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On My Mind

A few of the things that have popped up on my radar of late:

"Zero-day" exploit sales should be key point in cybersecurity debate

It turns out that in the last year or so a new market has sprung up: people discovering (or, much more troubling, creating) exploitable flaws in software then selling the knowledge of these flaws to the highest bidder, government or corporate.
France-based VUPEN is one of the highest-profile firms trafficking in zero-day exploits. Earlier this month at the CanSecWest information security conference, VUPEN declined to participate in the Google-sponsored Pwnium hacking competition, where security researchers were awarded up to $60,000 if they could defeat the Chrome browser’s security and then explain to Google how they did it. Instead, VUPEN—sitting feet away from Google engineers running the competition—successfully compromised Chrome, but then refused to disclose their method to Google to help fix the flaw and make the browser safer for users.

Why would someone (other than a criminal) buy an exploit? Spying on competitors, corporate or state.

(Related: Crypto breakthrough shows Flame was designed by world-class scientists
The Flame spy-trojan, used against Iran, showed clear signs of being designed by top cryptographers.

John Hempton at Bronte Capital:
The Macroeconomics of Chinese kleptocracy

Fascinating piece outlining the role that corruption plays in the Chinese economy, particularly around the misuse of the large amounts of money put into savings accounts. Why so much money being saved?
In most developing countries the way that people save is they have multiple children hopefully to generate a gaggle of grandchildren all of whom are trained to respect their elders. Given most people did not live to old age if you did you became a treasured (and well cared for) family member.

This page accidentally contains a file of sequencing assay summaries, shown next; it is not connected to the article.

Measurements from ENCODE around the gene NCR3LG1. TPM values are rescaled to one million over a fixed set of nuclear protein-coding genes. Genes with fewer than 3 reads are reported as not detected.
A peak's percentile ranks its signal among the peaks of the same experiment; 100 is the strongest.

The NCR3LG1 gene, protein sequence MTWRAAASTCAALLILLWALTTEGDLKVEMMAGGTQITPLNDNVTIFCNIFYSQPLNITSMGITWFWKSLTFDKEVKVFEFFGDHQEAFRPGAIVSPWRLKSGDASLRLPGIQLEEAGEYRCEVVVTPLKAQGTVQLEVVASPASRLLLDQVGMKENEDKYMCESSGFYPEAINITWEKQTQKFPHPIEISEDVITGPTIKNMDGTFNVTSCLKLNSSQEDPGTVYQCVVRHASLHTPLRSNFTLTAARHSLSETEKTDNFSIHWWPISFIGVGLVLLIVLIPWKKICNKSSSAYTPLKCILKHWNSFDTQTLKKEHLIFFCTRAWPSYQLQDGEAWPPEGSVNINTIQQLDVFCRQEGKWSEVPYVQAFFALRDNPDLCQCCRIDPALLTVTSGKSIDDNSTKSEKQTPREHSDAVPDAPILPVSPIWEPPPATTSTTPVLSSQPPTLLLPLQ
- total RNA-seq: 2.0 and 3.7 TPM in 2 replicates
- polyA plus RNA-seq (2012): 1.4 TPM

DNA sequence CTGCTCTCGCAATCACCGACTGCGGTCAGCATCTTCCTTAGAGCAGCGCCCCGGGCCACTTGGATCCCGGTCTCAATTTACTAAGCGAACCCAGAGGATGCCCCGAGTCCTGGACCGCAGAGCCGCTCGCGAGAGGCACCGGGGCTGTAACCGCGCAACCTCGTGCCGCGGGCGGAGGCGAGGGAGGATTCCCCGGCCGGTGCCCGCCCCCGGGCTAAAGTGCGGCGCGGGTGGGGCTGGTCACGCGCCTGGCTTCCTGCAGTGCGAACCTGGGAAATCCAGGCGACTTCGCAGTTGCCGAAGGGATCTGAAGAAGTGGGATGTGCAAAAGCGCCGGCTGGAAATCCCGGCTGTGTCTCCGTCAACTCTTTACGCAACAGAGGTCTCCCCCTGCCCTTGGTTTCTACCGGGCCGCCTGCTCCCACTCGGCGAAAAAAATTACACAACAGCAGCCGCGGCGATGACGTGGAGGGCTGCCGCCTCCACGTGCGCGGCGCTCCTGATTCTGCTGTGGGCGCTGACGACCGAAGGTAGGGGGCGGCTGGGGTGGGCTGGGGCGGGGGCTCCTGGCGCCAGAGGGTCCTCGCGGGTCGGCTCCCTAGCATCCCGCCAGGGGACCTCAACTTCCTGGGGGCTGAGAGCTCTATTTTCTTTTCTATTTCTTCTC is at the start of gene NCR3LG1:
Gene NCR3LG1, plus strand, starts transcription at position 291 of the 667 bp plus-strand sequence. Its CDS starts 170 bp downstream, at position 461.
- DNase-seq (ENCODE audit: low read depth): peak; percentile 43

This does not work in China. Longevity in China is increasing rapidly and the one-child policy results in a grandchild potentially having four grandparents to look after. The “four grandparent policy” means the elderly cannot expect to be looked after in old age. Four grandparents, one grand-kid makes abandoning the old-folk looks easy and near certain.

Nor can the elderly rely on a welfare state to look after them. There is no welfare state.

So the Chinese save. Unless they save they will starve in old age. This has driven savings levels sometimes north of fifty percent of GDP.

Paul Krugman points out that this massive savings rate is a time bomb that will go off soon, as the "four grandparent" Chinese start to retire in large numbers, pulling money out of savings.

International Energy Agency:
Global carbon dioxide emissions increase by 1.0 Gt in 2011 to record high

But that's not the really interesting part of the story. In the United States, emissions are dropping; since 1996, the US has reduced annual emissions by 430 megatonnes (tonne=1000kg, 10% more than US ton), "the largest reduction of all countries or regions." This is due primarily to the switch away from coal and towards natural gas, coupled with a mild winter (so less demand for heating) and a sluggish economy. Still, this actually means that the US is well on its way to meeting its Copenhagen Accords commitments.

(graph from Vancouver Observer)

Bonus WTFOMG: The "Blue Marlin" meta-carrier, designed to carry 75 megatonnes of cargo... such as an oil rig, two submarines, or a dozen and a half cargo ships.

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